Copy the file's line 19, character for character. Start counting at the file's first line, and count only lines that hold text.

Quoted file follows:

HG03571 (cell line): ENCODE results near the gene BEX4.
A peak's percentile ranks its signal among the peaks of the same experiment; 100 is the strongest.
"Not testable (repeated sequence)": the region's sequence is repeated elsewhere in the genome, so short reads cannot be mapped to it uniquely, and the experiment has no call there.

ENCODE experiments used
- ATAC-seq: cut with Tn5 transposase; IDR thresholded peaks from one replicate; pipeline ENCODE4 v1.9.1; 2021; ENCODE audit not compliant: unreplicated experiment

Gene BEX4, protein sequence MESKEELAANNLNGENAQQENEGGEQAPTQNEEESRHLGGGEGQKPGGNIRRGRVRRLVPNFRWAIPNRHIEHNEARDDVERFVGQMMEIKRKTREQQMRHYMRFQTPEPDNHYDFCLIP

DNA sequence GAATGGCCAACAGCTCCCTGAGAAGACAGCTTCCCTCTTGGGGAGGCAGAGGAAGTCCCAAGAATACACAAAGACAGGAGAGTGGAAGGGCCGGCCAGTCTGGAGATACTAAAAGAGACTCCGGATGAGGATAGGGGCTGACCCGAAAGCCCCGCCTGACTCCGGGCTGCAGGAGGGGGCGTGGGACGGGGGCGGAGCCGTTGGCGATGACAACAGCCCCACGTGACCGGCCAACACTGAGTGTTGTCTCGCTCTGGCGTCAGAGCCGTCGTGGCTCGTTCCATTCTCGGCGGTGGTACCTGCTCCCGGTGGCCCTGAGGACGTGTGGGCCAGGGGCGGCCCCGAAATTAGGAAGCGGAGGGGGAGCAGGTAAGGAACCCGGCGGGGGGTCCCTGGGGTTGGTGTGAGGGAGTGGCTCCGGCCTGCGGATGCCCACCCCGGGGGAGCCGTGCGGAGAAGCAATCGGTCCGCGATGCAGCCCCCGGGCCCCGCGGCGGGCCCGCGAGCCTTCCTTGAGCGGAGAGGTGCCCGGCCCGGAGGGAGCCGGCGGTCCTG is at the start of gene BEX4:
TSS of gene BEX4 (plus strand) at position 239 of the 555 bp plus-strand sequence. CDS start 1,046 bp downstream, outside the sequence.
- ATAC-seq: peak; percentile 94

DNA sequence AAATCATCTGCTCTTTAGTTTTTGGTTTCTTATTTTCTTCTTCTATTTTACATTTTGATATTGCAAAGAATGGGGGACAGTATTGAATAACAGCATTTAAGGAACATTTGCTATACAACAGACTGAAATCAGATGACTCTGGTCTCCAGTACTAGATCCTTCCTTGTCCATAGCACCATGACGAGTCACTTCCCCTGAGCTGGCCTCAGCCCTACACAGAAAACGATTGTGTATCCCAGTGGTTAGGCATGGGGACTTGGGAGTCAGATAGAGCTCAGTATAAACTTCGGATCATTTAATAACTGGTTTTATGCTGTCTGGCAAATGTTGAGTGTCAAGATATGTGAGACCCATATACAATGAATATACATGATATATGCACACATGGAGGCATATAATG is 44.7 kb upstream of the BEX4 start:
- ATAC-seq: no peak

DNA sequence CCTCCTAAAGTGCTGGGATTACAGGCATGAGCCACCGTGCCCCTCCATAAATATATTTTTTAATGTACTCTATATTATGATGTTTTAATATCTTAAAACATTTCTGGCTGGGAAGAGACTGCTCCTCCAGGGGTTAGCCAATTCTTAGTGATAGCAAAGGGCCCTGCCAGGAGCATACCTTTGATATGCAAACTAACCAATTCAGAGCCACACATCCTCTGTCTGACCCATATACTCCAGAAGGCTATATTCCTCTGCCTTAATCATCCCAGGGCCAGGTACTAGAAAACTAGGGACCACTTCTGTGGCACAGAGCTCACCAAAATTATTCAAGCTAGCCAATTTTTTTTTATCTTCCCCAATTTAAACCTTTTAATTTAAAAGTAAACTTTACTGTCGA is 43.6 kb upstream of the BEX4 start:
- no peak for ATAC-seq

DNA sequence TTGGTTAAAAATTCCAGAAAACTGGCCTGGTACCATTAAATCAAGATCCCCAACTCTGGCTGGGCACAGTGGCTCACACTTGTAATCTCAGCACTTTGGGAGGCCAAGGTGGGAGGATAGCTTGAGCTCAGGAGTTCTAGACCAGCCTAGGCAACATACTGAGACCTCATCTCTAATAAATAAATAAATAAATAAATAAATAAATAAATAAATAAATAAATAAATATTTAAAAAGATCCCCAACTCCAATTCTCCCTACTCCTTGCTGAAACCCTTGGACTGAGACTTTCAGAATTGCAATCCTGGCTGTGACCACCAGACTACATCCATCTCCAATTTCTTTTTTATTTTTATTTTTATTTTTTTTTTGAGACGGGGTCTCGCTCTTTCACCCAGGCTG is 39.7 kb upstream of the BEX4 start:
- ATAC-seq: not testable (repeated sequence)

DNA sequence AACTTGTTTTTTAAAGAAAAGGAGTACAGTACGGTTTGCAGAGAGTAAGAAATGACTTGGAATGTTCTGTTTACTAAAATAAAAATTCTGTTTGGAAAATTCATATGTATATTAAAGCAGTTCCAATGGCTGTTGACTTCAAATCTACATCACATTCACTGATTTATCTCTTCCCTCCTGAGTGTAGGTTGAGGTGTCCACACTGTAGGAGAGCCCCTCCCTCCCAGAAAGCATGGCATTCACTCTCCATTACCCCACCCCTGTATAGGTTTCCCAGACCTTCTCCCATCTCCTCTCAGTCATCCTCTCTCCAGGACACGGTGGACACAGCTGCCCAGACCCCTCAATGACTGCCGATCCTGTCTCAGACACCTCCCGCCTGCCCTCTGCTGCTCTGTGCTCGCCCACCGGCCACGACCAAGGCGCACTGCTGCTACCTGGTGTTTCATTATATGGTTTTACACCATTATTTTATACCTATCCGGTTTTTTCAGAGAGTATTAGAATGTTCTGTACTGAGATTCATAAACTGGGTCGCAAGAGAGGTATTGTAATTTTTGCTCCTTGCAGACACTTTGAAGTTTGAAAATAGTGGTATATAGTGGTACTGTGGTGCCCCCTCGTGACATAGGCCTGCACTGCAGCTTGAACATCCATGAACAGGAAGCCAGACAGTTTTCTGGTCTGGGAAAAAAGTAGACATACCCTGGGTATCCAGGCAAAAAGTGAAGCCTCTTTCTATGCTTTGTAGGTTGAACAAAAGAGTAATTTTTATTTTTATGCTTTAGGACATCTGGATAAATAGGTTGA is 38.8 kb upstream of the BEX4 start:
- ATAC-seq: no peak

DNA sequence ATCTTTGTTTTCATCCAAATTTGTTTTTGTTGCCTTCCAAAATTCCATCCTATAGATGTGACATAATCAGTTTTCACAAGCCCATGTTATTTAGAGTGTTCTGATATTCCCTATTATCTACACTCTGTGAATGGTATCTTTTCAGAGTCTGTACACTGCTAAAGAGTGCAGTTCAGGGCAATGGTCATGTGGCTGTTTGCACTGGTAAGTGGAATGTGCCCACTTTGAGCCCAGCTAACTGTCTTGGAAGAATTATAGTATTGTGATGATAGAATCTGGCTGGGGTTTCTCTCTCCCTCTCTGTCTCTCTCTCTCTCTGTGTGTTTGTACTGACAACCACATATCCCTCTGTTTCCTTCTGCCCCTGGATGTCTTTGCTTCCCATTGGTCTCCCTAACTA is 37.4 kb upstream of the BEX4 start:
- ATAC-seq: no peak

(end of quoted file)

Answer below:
- ATAC-seq: no peak